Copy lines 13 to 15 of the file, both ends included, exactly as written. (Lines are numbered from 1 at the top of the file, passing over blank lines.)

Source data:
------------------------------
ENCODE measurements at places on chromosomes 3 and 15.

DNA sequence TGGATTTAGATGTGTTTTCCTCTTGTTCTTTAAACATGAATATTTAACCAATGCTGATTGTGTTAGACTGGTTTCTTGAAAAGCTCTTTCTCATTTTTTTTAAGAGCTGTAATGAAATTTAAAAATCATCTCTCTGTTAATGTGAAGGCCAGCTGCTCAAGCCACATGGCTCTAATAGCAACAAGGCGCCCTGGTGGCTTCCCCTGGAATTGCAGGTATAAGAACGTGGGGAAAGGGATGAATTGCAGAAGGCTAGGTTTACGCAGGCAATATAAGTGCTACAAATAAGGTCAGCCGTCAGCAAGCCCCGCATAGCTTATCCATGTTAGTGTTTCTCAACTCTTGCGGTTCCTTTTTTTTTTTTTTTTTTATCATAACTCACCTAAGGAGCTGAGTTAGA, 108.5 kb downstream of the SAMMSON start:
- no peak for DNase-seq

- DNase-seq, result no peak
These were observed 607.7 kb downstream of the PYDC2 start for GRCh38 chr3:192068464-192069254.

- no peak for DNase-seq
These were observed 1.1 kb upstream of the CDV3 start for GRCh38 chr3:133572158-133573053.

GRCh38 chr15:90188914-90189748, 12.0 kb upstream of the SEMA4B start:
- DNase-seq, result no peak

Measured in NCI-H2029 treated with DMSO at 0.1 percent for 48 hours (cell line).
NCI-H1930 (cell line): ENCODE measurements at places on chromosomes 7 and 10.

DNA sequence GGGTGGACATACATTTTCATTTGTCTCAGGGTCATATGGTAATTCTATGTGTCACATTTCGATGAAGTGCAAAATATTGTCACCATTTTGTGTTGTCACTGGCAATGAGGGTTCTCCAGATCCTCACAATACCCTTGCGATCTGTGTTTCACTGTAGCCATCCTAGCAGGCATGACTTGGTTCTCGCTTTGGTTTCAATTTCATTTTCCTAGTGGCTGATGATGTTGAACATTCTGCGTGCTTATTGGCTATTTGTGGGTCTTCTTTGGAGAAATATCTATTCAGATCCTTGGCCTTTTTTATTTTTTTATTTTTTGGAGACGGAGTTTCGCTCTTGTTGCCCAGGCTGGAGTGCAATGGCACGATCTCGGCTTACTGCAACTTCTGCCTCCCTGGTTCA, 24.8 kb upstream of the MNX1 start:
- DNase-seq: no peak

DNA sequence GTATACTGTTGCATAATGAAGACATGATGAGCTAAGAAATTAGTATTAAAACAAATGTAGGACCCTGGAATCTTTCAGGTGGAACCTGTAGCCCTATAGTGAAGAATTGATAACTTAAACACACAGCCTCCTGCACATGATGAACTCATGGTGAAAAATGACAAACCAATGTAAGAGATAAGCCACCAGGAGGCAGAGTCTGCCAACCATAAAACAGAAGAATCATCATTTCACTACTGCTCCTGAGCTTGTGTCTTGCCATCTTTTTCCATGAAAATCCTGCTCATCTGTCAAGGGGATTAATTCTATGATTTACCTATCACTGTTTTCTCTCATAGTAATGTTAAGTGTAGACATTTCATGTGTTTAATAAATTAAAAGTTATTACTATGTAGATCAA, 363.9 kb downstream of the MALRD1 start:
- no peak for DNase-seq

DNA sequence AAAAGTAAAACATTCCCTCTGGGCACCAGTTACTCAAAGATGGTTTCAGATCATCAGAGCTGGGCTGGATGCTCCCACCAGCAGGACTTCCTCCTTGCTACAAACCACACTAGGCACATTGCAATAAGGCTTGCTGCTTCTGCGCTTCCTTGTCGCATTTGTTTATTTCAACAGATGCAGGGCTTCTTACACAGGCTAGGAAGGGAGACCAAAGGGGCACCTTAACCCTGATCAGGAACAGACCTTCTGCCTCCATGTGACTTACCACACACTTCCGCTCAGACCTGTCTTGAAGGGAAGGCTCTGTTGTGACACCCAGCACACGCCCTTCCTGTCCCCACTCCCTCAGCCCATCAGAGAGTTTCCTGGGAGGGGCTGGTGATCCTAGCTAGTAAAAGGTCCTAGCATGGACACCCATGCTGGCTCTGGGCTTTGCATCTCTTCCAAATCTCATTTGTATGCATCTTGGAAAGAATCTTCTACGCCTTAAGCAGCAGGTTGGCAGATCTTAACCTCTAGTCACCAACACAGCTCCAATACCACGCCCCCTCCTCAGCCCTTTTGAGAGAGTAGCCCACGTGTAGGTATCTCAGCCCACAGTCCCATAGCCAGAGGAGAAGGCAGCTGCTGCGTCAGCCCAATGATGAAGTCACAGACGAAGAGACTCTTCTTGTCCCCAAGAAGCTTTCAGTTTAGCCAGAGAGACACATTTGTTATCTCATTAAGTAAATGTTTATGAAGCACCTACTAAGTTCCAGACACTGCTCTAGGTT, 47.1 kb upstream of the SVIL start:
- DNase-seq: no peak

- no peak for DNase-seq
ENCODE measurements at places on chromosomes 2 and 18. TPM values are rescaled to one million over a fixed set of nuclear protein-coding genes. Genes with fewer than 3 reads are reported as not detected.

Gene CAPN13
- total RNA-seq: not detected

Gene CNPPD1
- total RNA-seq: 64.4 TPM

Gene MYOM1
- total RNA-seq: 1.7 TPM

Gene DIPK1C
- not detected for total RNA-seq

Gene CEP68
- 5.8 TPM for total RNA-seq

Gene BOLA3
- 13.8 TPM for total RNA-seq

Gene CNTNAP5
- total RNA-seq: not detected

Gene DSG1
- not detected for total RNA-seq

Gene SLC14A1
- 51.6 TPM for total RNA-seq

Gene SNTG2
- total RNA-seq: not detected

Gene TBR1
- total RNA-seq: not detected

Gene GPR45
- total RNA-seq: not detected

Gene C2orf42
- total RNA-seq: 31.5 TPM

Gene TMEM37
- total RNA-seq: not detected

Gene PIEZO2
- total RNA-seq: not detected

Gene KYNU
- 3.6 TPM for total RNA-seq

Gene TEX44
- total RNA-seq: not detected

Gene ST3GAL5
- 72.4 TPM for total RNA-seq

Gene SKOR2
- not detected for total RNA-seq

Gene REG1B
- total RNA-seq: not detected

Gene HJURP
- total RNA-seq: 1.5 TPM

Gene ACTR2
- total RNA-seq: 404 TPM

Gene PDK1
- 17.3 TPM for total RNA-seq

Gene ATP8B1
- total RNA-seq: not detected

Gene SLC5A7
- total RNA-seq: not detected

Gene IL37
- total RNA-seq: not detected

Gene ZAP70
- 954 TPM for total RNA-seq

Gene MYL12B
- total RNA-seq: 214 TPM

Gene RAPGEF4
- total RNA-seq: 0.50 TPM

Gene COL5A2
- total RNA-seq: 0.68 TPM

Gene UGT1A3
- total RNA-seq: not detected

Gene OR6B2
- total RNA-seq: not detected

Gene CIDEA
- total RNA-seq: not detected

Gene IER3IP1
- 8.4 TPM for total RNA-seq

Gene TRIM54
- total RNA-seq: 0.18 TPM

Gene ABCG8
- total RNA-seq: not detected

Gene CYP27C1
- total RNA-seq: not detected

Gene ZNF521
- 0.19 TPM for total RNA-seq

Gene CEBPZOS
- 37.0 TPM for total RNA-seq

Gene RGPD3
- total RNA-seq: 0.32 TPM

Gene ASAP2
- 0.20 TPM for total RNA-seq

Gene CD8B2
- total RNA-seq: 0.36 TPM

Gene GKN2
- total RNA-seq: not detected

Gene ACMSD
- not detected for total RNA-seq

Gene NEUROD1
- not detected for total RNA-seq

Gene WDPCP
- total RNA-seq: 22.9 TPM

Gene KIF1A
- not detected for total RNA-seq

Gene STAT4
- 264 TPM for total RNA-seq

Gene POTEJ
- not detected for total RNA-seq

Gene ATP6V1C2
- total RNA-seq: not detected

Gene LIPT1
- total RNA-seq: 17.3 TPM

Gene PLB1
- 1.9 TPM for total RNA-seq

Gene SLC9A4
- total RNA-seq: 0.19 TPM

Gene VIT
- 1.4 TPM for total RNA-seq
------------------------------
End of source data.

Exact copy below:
- DNase-seq: no peak

DNA sequence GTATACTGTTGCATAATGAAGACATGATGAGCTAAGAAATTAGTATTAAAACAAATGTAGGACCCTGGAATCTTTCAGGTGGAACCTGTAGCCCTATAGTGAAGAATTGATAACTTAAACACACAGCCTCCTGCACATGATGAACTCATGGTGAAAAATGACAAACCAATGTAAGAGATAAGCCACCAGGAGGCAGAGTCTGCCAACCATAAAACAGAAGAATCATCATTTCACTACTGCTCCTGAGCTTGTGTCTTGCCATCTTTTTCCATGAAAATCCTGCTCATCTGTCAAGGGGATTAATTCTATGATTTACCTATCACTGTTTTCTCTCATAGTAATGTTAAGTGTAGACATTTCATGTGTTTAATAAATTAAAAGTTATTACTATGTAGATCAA, 363.9 kb downstream of the MALRD1 start:
- no peak for DNase-seq